Issue No. 16, Article 1/July 22, 2011
Root Digs Confirm Corn Rootworm Larval Injury Greater than Recent Seasons
On July 18, roots were dug at the Northern Illinois Agronomy Research Center, located near Shabbona. The roots were evaluated the next day for injury, and significant levels of pruning were revealed in the checks (control). I look forward to sharing the preliminary root rating results later this summer. For anyone interested in looking at the performance of various Bt hybrids and soil insecticides targeted against corn rootworms in previous seasons, please refer to the On Target web site.
Although it appears that the level of rootworm injury in our trials is greater than in the most recent summers (2009 and 2010), the overall level of the western corn rootworm population can still be described as moderate for this season. What will the typical corn rootworm population look like as we move forward in a landscape increasingly dominated by Bt hybrids? During the next few weeks, our summer research team will survey the western corn rootworm adult population around the state and begin to compare current densities with data obtained from surveys that took place in the 1970s and 1980s. Over time, we can begin to make some more informed assessments of the current and seemingly changing status of the western corn rootworm population in Illinois.
Roots dug on July 18 at the Northern Illinois Agronomy Research Center showed significant levels of pruning in the checks (control).
Walk-in tents used to estimate western corn rootworm adult survivorship and emergence patterns from Bt hybrids (Urbana, July 19).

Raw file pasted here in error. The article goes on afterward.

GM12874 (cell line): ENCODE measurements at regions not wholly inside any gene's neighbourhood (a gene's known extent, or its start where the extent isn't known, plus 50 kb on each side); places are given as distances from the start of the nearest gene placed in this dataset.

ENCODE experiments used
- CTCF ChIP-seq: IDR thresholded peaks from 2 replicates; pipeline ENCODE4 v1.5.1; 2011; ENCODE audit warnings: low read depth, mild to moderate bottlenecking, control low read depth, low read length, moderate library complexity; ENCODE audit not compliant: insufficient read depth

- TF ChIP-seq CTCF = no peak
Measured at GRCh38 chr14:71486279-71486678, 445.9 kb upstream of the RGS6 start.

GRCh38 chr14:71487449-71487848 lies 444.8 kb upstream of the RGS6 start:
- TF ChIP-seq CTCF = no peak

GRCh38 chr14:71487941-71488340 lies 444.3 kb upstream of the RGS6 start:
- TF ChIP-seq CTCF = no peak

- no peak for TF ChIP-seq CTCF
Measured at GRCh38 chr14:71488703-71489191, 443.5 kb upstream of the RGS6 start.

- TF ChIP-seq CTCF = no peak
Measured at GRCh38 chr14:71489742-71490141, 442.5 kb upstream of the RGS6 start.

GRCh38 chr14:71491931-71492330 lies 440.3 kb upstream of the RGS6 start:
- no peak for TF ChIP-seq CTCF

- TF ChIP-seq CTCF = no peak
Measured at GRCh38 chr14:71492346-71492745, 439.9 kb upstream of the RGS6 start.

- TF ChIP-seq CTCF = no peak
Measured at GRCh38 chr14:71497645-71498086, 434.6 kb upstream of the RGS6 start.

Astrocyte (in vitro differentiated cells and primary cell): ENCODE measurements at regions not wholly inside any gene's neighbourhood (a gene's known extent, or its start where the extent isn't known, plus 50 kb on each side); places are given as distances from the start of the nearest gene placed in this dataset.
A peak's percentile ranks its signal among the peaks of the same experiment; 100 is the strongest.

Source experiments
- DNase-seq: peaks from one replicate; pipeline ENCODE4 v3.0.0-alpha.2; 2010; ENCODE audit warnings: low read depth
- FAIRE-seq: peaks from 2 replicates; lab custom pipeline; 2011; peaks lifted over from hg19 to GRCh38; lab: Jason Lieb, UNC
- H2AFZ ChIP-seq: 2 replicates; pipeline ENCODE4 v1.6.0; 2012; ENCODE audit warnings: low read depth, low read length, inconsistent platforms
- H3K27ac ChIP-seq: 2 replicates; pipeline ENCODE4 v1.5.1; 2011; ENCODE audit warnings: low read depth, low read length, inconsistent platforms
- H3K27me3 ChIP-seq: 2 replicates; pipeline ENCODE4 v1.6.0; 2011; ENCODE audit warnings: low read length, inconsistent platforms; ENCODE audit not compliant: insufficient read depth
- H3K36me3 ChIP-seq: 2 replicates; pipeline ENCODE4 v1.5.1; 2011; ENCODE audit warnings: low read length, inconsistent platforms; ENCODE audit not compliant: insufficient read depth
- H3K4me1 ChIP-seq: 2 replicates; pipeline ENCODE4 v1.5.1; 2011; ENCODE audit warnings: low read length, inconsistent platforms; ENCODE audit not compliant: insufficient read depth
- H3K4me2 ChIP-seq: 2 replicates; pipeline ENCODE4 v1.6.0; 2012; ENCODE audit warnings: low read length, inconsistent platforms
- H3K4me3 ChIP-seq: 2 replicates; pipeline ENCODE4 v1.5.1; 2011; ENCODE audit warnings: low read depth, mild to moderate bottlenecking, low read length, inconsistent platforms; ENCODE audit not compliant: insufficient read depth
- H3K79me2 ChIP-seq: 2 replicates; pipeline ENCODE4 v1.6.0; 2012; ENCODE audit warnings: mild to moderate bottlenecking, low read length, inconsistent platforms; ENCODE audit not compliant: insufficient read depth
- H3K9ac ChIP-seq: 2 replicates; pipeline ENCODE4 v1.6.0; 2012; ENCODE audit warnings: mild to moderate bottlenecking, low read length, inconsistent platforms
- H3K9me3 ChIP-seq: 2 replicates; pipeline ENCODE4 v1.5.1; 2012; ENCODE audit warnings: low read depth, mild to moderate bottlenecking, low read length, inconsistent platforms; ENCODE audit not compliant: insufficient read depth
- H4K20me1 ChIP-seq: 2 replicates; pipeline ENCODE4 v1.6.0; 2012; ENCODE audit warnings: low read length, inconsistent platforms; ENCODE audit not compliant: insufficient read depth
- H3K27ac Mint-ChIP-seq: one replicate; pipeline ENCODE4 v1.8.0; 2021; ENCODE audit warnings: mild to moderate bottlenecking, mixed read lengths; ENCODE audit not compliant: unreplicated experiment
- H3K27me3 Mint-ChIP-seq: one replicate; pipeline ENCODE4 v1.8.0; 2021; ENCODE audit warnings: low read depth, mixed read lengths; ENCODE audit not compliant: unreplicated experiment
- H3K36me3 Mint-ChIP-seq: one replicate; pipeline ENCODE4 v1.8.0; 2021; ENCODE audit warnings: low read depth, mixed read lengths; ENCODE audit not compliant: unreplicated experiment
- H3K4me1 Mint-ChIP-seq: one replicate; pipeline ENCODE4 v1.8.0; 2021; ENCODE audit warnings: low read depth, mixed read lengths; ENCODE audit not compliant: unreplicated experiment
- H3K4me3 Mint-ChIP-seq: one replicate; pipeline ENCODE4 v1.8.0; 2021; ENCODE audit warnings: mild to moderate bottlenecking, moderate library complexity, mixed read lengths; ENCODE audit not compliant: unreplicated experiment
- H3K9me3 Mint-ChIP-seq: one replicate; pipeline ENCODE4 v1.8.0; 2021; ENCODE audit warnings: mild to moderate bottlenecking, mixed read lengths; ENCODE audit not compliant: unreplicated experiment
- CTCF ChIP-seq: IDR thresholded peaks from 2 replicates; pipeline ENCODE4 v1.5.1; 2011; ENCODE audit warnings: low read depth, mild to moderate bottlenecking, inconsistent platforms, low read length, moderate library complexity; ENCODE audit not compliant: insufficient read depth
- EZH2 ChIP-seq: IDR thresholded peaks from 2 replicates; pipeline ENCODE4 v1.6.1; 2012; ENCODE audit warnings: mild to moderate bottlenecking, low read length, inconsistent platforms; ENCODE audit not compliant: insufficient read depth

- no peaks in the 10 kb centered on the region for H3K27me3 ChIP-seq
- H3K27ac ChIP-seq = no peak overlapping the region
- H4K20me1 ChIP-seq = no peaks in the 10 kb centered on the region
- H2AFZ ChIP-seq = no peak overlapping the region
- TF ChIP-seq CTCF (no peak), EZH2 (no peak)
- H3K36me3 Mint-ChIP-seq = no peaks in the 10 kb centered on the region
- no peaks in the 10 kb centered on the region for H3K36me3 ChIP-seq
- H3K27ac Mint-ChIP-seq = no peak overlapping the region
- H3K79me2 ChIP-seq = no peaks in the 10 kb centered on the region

In addition to conducting root injury evaluations, our corn rootworm research has adapted over time to include newer approaches to assess the effectiveness and potential resilience of Bt hybrids. Unlike Bt hybrids that offer a high dose of Cry proteins to many lepidopteran species (e.g., European corn borer), Bt hybrids targeted at corn rootworm larvae are low to moderate in their dosage. Consequently, adult emergence from Bt fields does take place. In an effort to better understand the dynamics of adult emergence and survivorship of western corn rootworm adults in a Bt seed blend environment, large walk-in tents are often used to estimate emergence patterns. Data from these studies will be used by university and industry scientists to construct mathematical models to predict the potential longevity of new Bt hybrids entering the marketplace that will be sold in 95% (Bt seed) and 5% (non-Bt refuge seed) mixtures. In my estimation, the seed mixture blends (refuge-in-a-bag) will form the foundation of resistance management plans for Bt hybrids well into the future.--Mike Gray